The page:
We start each day at 0600 and go until 1900 or 2000, ending each day with a braai around a fire beneath the stars. Each 'anchorage' is better than the last. The S. Africans really know how to camp. Each campgrounds has 'abolution stations' (toilets) complete with showers AND bathtubs. Today we traveled 180 miles north into the interior of the Great Karoo passing through 2 magnificent mountain passes. It's hard to believe the Voortrekkers made it through these rugged passes with their oxen and covered wagons hundreds of years ago. In the valleys we saw hundreds of grazing ostriches which are kept much the same way as we graze beef cattle. We have begun to see game in the wild: springbok, hartebeast, and zebra. We are presently waiting to go on our first 'game drive' late in the afternoon. Then tonite we will have our communal braai. Before dawn tomorrow morning we will gather to head out on our morning 'drive' returning to camp 1000 for a hearty S. Africa breakfast braai. Rest and hike -lots of dinosaur fossils here, still in the ground - then go again for our afternoon 'drive'. Impressions? S. Africa far surpasses our wildest expectations.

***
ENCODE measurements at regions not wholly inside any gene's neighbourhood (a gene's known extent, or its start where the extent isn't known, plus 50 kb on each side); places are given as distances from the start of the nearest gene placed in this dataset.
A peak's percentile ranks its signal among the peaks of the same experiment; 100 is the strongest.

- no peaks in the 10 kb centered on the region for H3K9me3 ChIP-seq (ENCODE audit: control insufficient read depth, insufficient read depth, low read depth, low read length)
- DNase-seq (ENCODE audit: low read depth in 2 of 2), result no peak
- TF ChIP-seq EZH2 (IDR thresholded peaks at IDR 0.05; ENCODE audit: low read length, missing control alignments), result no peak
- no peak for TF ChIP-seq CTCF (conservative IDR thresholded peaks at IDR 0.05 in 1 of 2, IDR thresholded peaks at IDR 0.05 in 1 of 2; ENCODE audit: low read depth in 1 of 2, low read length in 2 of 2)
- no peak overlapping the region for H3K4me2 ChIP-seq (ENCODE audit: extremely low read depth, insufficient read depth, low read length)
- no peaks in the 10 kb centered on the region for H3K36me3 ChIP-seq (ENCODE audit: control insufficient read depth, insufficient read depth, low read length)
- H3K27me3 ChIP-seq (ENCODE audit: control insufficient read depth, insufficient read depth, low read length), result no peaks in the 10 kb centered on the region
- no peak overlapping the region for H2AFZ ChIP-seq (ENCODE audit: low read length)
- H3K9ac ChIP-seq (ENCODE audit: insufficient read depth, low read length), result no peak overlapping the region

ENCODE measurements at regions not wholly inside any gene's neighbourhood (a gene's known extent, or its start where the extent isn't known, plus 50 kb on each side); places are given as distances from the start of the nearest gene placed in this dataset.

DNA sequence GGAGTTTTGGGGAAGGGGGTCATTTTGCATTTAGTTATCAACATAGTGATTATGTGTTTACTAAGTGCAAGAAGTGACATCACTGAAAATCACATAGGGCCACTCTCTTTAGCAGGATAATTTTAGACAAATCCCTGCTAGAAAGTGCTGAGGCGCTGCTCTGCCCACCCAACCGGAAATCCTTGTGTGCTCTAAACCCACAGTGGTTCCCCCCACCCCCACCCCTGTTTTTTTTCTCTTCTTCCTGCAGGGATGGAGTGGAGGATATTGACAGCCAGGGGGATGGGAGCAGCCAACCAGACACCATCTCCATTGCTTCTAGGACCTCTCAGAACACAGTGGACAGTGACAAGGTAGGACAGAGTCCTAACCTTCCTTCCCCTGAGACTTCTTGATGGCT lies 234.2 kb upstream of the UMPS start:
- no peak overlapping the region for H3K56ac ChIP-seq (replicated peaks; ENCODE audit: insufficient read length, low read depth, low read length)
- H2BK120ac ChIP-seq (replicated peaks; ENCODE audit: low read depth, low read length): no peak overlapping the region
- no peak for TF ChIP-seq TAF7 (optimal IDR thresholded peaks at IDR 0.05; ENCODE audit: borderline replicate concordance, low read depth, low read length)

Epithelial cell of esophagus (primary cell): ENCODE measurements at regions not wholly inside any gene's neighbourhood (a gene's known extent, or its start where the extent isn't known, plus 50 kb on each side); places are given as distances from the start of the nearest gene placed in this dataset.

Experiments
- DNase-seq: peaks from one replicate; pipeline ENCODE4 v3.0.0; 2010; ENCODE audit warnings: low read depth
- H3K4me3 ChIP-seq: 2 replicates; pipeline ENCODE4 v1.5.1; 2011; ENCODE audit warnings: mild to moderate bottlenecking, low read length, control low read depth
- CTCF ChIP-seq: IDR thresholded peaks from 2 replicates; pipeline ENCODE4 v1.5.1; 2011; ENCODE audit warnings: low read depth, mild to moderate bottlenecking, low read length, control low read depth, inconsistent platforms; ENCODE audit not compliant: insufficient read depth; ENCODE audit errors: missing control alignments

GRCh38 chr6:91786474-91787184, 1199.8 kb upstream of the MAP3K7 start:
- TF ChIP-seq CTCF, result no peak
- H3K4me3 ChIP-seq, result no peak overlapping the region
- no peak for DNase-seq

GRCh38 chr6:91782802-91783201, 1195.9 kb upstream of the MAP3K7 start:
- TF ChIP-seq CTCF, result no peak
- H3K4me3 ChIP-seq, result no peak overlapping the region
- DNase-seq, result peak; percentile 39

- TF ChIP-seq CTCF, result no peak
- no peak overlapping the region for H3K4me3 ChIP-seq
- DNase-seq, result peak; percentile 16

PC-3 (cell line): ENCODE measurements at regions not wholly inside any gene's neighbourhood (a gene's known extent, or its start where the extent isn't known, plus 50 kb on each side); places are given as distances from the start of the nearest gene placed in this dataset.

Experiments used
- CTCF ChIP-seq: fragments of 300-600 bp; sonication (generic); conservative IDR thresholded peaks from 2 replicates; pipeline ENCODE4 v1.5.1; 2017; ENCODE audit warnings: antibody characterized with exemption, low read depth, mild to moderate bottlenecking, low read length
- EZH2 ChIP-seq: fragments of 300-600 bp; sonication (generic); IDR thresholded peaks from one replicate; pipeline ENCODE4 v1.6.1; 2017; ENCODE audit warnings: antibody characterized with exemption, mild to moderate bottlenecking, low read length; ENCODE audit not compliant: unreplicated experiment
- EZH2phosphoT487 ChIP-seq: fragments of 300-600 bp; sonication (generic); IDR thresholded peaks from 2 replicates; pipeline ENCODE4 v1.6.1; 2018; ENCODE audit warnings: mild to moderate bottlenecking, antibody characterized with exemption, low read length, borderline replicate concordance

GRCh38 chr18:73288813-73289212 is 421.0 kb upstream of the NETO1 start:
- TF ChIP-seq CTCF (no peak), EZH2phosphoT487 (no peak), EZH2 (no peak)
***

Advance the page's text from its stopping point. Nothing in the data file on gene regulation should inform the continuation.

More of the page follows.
Tot siens (goodbye in Afrikaans)

Ron & Bonnie

May 16, 2001

We are now back on the coast having traveled through a number of hair-raising mountain passes. With sharp hair-pin turns with no guards on dirt roads they have been true white knuckle experiences. The scenery has been magnificent and we felt like we were up in a helicopter. After those experiences Ron is becoming quite adept at driving our camper. We are now back on the coast continuing to head east along the ocean in what is called the Garden Route. This area is a lush green sub-tropical rain forest nurtured by the rains which come off the Indian Ocean held along the sea coast by the mountains.